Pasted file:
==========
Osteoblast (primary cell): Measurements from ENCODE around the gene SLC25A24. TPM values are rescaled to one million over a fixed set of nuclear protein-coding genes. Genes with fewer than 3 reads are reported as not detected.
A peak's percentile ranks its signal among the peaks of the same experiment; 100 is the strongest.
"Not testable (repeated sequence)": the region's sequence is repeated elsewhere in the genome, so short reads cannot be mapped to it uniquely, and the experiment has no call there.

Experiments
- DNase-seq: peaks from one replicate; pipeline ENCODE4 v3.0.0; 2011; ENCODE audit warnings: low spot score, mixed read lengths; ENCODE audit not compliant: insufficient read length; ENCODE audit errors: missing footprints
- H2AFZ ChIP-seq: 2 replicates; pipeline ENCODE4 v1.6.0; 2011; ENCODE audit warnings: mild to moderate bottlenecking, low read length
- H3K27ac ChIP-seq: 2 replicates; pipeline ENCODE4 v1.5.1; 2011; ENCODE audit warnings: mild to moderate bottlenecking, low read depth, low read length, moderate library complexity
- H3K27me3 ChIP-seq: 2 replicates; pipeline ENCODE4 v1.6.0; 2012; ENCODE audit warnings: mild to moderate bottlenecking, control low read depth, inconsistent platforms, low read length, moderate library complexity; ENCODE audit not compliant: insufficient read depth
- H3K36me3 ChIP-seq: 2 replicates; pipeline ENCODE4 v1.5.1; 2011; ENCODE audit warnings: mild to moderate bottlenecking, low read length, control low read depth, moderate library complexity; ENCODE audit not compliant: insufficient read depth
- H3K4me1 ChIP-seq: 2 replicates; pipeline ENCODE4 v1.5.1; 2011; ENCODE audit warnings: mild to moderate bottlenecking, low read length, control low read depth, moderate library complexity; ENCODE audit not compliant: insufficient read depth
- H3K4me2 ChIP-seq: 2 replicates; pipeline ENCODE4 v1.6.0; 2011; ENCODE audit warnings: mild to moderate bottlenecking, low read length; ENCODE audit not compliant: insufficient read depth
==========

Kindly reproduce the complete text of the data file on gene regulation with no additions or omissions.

Osteoblast (primary cell): Measurements from ENCODE around the gene SLC25A24. TPM values are rescaled to one million over a fixed set of nuclear protein-coding genes. Genes with fewer than 3 reads are reported as not detected.
A peak's percentile ranks its signal among the peaks of the same experiment; 100 is the strongest.
"Not testable (repeated sequence)": the region's sequence is repeated elsewhere in the genome, so short reads cannot be mapped to it uniquely, and the experiment has no call there.

Experiments
- DNase-seq: peaks from one replicate; pipeline ENCODE4 v3.0.0; 2011; ENCODE audit warnings: low spot score, mixed read lengths; ENCODE audit not compliant: insufficient read length; ENCODE audit errors: missing footprints
- H2AFZ ChIP-seq: 2 replicates; pipeline ENCODE4 v1.6.0; 2011; ENCODE audit warnings: mild to moderate bottlenecking, low read length
- H3K27ac ChIP-seq: 2 replicates; pipeline ENCODE4 v1.5.1; 2011; ENCODE audit warnings: mild to moderate bottlenecking, low read depth, low read length, moderate library complexity
- H3K27me3 ChIP-seq: 2 replicates; pipeline ENCODE4 v1.6.0; 2012; ENCODE audit warnings: mild to moderate bottlenecking, control low read depth, inconsistent platforms, low read length, moderate library complexity; ENCODE audit not compliant: insufficient read depth
- H3K36me3 ChIP-seq: 2 replicates; pipeline ENCODE4 v1.5.1; 2011; ENCODE audit warnings: mild to moderate bottlenecking, low read length, control low read depth, moderate library complexity; ENCODE audit not compliant: insufficient read depth
- H3K4me1 ChIP-seq: 2 replicates; pipeline ENCODE4 v1.5.1; 2011; ENCODE audit warnings: mild to moderate bottlenecking, low read length, control low read depth, moderate library complexity; ENCODE audit not compliant: insufficient read depth
- H3K4me2 ChIP-seq: 2 replicates; pipeline ENCODE4 v1.6.0; 2011; ENCODE audit warnings: mild to moderate bottlenecking, low read length; ENCODE audit not compliant: insufficient read depth